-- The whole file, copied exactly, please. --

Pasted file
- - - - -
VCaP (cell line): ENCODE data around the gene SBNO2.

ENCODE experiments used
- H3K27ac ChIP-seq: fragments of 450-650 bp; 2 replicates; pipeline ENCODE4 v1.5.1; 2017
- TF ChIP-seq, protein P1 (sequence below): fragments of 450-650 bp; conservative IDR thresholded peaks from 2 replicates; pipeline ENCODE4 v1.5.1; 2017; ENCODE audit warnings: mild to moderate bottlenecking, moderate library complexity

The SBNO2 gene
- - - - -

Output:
VCaP (cell line): ENCODE data around the gene SBNO2.

ENCODE experiments used
- H3K27ac ChIP-seq: fragments of 450-650 bp; 2 replicates; pipeline ENCODE4 v1.5.1; 2017
- TF ChIP-seq, protein P1 (sequence below): fragments of 450-650 bp; conservative IDR thresholded peaks from 2 replicates; pipeline ENCODE4 v1.5.1; 2017; ENCODE audit warnings: mild to moderate bottlenecking, moderate library complexity

The SBNO2 gene